After a trip there in October, the church’s Congo Team continues its work to strengthen the longtime partnership
Information provided by Myers Park Presbyterian Church | Special to Presbyterian News Service
CHARLOTTE, North Carolina — More than 100 members of Myers Park Presbyterian Church and the Charlotte community celebrated 75 years of ministry in Congo on Nov. 19. The two-hour celebration included ministers, the church’s Congo Ministry Team, members of the Congolese community and church members and friends.
Dr. William Bradford, a physician who ignited the ministry during the early 1990s and into the early part of the 21st century, was also present, telling the group that it is seldom that people can see the ongoing strength of something they were committed to decades before. Other Congo travelers expressed thanksgiving for the trips they took to Congo to sustain a ministry that is thriving today.
“The main thing I’ve noticed is that in the midst of renewing our team in the past year, we have all benefited from the fellowship with new team members,” said MPCC’s Bob Davies, the master of ceremonies for the celebration. “Those of us who traveled to Congo [in October] benefited from faith-sharing with our Congolese brothers and sisters. It never seems to fail — when you offer yourself, you are blessed in return.”
The 21st century-era of MPPC’s Congo Ministry is focused on the education of Congolese girls. MPPC and its Presbyterian partners in Congo have established two schools. One is located in Kananga, Democratic Republic of the Congo, and was established in 2012. The other is in Mbuji-Mai in the DRC and was established in 2018. Two thousand Congolese girls are currently attending these schools.
In the Congo Team’s fall newsletter, Davies writes about the team’s most recent trip to the campuses. At one, “two long lines of girls on opposite ends of the courtyard began singing with all their might. First one side and then the next. Then the girl with her back to us led a chorus of ‘welcome and gratitude’ on our behalf. They had us at hello.”
“Somehow, through first Ebola and then Covid, we managed to keep together through Zoom calls, prayer and the Holy Spirit,” Davies wrote. “Our partners see our presence as a gift from God and take our relationship very seriously. We are a blessing to each other, but there are significant changes and challenges ahead.” Team members are concerned about the viability of the secondary school in Les Mages. Its loss, Davies wrote, “would be a critical issue with respect to our mission of changing the lives of women in Congo.”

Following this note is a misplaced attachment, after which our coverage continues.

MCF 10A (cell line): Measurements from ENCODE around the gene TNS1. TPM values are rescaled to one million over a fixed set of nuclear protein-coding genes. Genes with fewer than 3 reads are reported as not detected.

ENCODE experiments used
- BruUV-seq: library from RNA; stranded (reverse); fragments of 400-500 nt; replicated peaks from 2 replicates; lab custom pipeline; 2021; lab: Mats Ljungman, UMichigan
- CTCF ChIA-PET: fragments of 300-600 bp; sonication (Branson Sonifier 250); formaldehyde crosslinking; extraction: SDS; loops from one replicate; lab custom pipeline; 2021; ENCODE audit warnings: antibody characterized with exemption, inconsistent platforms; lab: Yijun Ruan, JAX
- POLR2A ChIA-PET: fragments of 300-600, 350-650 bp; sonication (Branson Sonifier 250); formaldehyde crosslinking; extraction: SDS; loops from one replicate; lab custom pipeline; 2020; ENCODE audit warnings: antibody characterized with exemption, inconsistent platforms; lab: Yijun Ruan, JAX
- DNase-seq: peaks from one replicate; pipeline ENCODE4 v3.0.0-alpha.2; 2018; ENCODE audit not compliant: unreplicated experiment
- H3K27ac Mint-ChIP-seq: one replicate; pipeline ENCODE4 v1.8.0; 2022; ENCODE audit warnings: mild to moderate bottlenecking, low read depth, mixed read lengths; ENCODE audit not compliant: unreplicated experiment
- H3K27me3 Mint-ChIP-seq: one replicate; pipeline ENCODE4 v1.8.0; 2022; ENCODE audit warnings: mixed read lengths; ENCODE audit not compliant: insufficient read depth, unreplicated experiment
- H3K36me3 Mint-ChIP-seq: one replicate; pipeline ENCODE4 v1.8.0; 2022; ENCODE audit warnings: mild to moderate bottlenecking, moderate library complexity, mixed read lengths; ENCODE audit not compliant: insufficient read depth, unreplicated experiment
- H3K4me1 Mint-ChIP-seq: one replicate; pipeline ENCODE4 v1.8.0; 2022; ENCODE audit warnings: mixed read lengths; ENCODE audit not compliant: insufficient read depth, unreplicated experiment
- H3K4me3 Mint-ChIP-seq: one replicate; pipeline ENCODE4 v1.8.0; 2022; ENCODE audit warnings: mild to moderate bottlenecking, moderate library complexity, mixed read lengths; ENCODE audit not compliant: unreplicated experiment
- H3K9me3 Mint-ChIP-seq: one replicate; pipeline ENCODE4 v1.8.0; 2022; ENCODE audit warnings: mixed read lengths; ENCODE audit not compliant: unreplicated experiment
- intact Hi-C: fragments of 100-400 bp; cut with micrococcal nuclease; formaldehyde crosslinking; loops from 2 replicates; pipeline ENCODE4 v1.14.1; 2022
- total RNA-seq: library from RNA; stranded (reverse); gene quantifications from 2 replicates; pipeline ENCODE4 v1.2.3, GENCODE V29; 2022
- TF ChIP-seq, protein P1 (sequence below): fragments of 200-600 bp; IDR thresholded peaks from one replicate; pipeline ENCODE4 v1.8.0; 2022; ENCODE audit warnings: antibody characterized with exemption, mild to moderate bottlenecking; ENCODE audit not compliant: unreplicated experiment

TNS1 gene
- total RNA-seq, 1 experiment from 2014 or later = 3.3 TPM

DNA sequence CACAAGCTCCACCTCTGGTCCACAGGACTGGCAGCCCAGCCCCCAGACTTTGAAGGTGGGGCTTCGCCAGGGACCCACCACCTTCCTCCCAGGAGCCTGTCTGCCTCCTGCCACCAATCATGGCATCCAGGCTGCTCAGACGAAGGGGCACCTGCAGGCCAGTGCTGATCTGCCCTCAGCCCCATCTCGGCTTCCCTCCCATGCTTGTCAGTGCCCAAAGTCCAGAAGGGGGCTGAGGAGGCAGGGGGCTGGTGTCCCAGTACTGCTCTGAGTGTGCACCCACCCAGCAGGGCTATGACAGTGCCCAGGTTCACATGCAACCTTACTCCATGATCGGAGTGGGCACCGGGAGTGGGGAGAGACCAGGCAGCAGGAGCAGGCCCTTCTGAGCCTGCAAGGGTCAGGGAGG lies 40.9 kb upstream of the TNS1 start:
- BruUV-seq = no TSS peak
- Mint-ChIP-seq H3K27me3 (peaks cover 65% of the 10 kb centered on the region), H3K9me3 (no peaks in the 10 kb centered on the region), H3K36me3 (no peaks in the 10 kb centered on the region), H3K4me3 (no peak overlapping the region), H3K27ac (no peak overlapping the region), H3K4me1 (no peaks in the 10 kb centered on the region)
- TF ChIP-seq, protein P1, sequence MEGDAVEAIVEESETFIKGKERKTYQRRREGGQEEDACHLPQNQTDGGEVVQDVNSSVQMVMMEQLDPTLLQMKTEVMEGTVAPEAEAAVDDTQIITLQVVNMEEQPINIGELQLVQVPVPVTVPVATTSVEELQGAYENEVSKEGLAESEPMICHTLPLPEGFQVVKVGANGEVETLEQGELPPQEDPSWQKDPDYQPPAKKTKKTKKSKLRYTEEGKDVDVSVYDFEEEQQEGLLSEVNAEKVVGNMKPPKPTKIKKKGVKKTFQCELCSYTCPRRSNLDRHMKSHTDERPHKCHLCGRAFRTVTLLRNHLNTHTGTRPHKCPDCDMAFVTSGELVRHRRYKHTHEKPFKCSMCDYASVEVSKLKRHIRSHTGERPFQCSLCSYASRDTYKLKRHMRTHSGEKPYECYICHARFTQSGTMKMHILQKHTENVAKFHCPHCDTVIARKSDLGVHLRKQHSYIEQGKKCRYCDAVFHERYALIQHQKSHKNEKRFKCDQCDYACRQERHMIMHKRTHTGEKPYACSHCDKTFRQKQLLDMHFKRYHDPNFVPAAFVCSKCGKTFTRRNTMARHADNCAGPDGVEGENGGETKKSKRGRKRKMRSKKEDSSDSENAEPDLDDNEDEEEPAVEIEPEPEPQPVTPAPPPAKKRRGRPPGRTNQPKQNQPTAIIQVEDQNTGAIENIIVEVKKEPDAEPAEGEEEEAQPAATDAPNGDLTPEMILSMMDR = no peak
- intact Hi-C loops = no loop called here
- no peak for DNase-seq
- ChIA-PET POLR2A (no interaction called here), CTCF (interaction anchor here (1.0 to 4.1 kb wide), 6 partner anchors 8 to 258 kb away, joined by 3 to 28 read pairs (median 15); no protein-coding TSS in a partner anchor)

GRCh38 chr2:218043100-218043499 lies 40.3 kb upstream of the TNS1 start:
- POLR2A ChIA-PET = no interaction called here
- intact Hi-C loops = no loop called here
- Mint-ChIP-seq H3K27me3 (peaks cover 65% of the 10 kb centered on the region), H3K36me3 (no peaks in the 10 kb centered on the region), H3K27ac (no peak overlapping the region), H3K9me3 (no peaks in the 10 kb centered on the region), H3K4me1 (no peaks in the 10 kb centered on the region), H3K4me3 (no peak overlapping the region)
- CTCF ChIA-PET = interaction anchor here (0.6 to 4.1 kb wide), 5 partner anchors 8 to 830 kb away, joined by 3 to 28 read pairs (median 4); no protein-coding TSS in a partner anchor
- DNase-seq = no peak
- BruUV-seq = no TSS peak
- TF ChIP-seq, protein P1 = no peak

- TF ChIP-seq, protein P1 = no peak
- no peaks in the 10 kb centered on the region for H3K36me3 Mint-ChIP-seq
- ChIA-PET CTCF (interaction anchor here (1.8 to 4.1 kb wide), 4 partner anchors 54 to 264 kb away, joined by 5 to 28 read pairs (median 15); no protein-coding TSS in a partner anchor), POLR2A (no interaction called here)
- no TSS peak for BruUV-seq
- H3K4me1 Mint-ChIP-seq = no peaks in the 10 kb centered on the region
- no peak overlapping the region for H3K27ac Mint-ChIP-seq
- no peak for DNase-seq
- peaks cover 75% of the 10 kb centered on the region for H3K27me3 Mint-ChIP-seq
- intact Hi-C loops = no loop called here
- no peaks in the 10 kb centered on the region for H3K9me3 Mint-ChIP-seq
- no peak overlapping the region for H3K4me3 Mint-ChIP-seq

Still, against “some unimaginably harsh circumstances, the Congolese endure,” Davies wrote. “There is a spontaneous cheerfulness that is not difficult to find. Our sometimes-unexpected presence often created a pop-up celebration. A ‘bonjour’ said to a curious little girl almost always triggers a huge smile, sparkling eyes and an instant connection.”
For most of the students, “their waking hours are spent walking, riding some form of mass transit, collecting and managing water, procuring and preparing food, cleaning clothing, tending to personal hygiene and, for our girls, being in school,” Davies wrote. “We got the impression that their time in school was their primary source of joy — to be with friends, to learn and to dream about a future that holds greater possibility.”
A major force operating in Congolese culture is the faith communities that are present, including the Presbyterian Community of Kananga. Team members met with Pastor Isaac Kalonji, the CPK’s General Secretary, who supervises a district with 68 churches with an average membership of about 300. “Clearly, the spiritual life is foundational to the Congolese people,” Davies wrote, “and unlike water and transportation, there appears to be more than adequate access to church communities everywhere.”
Congolese worship “is not just punctuated by amazing music,” Davies wrote. “Everything about it is lyrical and rhythmic, and when our brothers and sisters in Christ are not devoting themselves to our savior, they are welcoming us, thanking us and honoring us … Their worship takes a little longer, but in just over two hours, we became their neighbors, an experience we will not forget. Thank God.”
Prior to 2012, MPPC focused on assisting with healthcare and took doctors and other MPPC members over to work at the hospital there or in nutrition programs nearby.
Bradford made his first trip to Central Africa after college in the early 1950s. One of the missions was the Good Shepherd Hospital, a predominantly Presbyterian-funded hospital in Tshikaji, which Congo Team members visited in October.
Beginning in 1996, Bradford began taking church members to Congo. In 2004, church members dedicated a school funded in Tshkaji, about 500 miles from Kinshasha, the capital of the Democratic Republic of the Congo.
Under the heading of “What’s next?” Davies wrote in the newsletter that it’s been a “busy time for the Congo Ministry. We have increased the size of the team from less than 10 to over 30. We have developed sub-teams specializing in finance, communications, education, cultural enrichment, and faith formation. We are working to become more strategic and more faithful.”
“We encourage each of you to think about how you can get involved,” Davies wrote to fellow church members and friends. “As our Congolese friends have just reminded us, we don’t do it for them. We don’t do it for us. We do it to glorify the Lord.”
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